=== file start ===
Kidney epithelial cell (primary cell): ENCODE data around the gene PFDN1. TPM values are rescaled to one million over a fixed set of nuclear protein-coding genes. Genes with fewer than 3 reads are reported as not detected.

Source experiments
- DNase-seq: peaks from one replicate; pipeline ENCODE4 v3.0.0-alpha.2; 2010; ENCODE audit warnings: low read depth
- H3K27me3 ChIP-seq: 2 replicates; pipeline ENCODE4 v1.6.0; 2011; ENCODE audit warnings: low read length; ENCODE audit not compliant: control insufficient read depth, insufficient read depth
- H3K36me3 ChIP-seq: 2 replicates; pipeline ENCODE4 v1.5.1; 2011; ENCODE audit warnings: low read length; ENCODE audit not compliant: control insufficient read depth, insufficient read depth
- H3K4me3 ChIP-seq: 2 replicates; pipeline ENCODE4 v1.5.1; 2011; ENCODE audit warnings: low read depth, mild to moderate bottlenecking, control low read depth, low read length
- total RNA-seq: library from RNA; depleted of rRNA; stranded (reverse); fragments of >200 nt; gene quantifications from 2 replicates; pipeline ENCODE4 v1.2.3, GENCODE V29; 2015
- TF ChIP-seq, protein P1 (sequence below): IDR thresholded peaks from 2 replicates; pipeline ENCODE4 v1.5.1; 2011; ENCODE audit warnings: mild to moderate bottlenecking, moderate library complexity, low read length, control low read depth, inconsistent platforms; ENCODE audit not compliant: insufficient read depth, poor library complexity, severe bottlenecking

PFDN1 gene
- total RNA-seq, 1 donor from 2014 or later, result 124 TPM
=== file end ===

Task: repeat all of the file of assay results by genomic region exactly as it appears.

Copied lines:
Kidney epithelial cell (primary cell): ENCODE data around the gene PFDN1. TPM values are rescaled to one million over a fixed set of nuclear protein-coding genes. Genes with fewer than 3 reads are reported as not detected.

Source experiments
- DNase-seq: peaks from one replicate; pipeline ENCODE4 v3.0.0-alpha.2; 2010; ENCODE audit warnings: low read depth
- H3K27me3 ChIP-seq: 2 replicates; pipeline ENCODE4 v1.6.0; 2011; ENCODE audit warnings: low read length; ENCODE audit not compliant: control insufficient read depth, insufficient read depth
- H3K36me3 ChIP-seq: 2 replicates; pipeline ENCODE4 v1.5.1; 2011; ENCODE audit warnings: low read length; ENCODE audit not compliant: control insufficient read depth, insufficient read depth
- H3K4me3 ChIP-seq: 2 replicates; pipeline ENCODE4 v1.5.1; 2011; ENCODE audit warnings: low read depth, mild to moderate bottlenecking, control low read depth, low read length
- total RNA-seq: library from RNA; depleted of rRNA; stranded (reverse); fragments of >200 nt; gene quantifications from 2 replicates; pipeline ENCODE4 v1.2.3, GENCODE V29; 2015
- TF ChIP-seq, protein P1 (sequence below): IDR thresholded peaks from 2 replicates; pipeline ENCODE4 v1.5.1; 2011; ENCODE audit warnings: mild to moderate bottlenecking, moderate library complexity, low read length, control low read depth, inconsistent platforms; ENCODE audit not compliant: insufficient read depth, poor library complexity, severe bottlenecking

PFDN1 gene
- total RNA-seq, 1 donor from 2014 or later, result 124 TPM